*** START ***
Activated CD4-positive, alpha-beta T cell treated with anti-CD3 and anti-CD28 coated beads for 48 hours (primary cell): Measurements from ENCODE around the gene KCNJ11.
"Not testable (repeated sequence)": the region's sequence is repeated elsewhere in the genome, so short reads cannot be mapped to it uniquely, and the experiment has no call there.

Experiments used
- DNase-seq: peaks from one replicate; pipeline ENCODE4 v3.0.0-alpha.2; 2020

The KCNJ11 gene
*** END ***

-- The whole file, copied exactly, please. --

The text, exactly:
Activated CD4-positive, alpha-beta T cell treated with anti-CD3 and anti-CD28 coated beads for 48 hours (primary cell): Measurements from ENCODE around the gene KCNJ11.
"Not testable (repeated sequence)": the region's sequence is repeated elsewhere in the genome, so short reads cannot be mapped to it uniquely, and the experiment has no call there.

Experiments used
- DNase-seq: peaks from one replicate; pipeline ENCODE4 v3.0.0-alpha.2; 2020

The KCNJ11 gene